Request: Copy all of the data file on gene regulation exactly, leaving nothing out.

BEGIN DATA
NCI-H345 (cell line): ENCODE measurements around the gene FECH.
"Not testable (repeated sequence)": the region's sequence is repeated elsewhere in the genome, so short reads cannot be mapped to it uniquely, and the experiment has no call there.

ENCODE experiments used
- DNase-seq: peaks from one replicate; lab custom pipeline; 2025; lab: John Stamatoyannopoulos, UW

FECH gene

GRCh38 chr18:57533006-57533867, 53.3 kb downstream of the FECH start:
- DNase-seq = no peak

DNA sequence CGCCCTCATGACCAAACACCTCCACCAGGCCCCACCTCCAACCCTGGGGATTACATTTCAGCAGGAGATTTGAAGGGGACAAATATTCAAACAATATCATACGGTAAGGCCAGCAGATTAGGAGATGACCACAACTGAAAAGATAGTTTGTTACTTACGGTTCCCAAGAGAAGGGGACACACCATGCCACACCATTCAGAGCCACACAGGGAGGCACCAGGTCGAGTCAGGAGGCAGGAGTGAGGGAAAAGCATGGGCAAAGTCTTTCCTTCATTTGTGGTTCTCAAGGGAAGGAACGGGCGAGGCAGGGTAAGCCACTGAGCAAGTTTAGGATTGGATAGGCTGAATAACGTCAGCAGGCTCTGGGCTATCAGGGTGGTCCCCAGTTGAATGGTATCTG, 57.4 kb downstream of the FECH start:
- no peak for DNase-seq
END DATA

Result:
NCI-H345 (cell line): ENCODE measurements around the gene FECH.
"Not testable (repeated sequence)": the region's sequence is repeated elsewhere in the genome, so short reads cannot be mapped to it uniquely, and the experiment has no call there.

ENCODE experiments used
- DNase-seq: peaks from one replicate; lab custom pipeline; 2025; lab: John Stamatoyannopoulos, UW

FECH gene

GRCh38 chr18:57533006-57533867, 53.3 kb downstream of the FECH start:
- DNase-seq = no peak

DNA sequence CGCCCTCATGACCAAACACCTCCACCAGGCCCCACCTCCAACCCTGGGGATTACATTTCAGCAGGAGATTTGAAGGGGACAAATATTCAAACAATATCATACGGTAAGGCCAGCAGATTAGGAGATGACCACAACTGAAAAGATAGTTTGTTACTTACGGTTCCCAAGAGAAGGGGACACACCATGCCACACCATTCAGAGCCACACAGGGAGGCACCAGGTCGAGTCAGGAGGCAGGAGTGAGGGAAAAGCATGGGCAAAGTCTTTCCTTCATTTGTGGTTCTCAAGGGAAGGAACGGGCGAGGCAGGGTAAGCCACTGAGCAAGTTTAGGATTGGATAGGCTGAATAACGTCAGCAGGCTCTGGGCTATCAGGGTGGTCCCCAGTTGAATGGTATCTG, 57.4 kb downstream of the FECH start:
- no peak for DNase-seq